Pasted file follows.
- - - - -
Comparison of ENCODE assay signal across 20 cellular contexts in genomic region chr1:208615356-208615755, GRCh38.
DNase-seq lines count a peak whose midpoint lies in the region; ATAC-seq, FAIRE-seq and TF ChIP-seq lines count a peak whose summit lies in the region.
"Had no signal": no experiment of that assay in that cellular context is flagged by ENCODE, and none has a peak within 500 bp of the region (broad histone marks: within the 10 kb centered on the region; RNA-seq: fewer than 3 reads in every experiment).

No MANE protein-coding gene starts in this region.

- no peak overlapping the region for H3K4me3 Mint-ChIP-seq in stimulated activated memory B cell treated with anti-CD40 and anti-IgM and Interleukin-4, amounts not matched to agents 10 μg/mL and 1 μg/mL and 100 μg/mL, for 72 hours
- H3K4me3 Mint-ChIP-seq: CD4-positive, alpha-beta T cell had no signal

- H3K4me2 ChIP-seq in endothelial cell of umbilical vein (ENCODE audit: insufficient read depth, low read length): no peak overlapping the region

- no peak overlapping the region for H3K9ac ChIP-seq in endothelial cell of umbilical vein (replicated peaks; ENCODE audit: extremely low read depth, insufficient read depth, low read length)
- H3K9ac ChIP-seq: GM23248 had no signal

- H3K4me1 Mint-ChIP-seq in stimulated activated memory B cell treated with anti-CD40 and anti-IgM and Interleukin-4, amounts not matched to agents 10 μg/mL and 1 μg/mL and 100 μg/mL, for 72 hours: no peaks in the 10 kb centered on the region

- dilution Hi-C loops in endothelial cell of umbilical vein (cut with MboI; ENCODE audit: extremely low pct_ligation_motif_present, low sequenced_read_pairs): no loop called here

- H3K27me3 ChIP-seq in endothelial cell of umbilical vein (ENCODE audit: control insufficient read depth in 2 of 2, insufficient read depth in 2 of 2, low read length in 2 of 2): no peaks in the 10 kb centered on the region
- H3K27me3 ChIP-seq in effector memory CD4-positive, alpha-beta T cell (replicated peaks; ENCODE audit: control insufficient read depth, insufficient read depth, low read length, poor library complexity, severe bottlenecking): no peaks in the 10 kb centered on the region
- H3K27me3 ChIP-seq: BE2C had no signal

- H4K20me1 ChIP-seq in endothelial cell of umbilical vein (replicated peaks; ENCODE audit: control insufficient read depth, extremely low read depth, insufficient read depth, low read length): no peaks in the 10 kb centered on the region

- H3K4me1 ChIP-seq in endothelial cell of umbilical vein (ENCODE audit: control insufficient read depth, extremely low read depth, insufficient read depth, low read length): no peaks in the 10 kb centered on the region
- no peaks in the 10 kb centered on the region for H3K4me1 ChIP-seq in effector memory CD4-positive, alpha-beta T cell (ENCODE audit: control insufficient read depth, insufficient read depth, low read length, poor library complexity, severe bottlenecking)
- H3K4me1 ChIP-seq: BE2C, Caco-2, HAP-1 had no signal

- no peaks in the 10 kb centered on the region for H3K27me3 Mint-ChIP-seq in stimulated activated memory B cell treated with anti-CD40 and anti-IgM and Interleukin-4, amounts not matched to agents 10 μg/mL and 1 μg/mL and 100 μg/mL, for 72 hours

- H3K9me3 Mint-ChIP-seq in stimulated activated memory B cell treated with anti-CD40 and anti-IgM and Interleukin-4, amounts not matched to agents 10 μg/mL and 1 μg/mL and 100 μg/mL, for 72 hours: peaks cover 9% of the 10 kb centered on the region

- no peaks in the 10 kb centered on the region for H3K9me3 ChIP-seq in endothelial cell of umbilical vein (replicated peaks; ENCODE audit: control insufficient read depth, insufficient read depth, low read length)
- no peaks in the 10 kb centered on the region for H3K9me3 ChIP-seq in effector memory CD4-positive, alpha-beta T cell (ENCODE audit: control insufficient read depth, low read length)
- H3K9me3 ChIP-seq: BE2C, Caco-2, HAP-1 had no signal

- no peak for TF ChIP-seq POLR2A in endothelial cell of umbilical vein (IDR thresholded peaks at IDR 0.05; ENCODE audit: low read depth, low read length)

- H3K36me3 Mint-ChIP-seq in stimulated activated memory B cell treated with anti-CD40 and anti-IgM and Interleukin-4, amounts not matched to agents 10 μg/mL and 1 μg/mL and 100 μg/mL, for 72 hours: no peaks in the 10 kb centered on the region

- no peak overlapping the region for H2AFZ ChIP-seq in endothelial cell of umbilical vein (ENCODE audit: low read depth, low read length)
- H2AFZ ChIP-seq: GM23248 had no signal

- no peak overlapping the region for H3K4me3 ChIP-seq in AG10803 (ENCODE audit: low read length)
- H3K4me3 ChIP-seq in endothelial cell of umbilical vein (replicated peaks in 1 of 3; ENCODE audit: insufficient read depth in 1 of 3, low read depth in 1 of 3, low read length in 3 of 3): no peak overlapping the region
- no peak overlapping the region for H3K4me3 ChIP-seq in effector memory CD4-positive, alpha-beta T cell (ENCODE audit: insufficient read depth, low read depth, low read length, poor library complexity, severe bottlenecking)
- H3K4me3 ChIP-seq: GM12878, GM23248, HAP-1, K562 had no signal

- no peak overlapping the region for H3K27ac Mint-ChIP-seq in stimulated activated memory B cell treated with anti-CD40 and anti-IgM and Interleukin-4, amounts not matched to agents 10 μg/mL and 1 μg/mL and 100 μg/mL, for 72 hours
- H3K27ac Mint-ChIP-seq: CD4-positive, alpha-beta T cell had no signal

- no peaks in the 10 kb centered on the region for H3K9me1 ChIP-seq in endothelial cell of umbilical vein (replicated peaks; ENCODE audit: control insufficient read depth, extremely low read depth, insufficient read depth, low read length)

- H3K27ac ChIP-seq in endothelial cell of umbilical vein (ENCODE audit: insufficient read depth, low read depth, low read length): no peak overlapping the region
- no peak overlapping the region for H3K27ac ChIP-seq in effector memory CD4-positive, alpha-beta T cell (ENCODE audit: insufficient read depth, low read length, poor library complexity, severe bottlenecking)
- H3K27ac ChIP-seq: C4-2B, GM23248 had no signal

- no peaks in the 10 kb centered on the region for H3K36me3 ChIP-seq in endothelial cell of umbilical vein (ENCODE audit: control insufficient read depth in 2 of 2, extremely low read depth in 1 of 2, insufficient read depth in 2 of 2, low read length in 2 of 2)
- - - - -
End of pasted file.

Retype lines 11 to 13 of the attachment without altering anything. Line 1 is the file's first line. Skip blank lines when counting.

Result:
- dilution Hi-C loops in endothelial cell of umbilical vein (cut with MboI; ENCODE audit: extremely low pct_ligation_motif_present, low sequenced_read_pairs): no loop called here

- H3K27me3 ChIP-seq in endothelial cell of umbilical vein (ENCODE audit: control insufficient read depth in 2 of 2, insufficient read depth in 2 of 2, low read length in 2 of 2): no peaks in the 10 kb centered on the region
- H3K27me3 ChIP-seq in effector memory CD4-positive, alpha-beta T cell (replicated peaks; ENCODE audit: control insufficient read depth, insufficient read depth, low read length, poor library complexity, severe bottlenecking): no peaks in the 10 kb centered on the region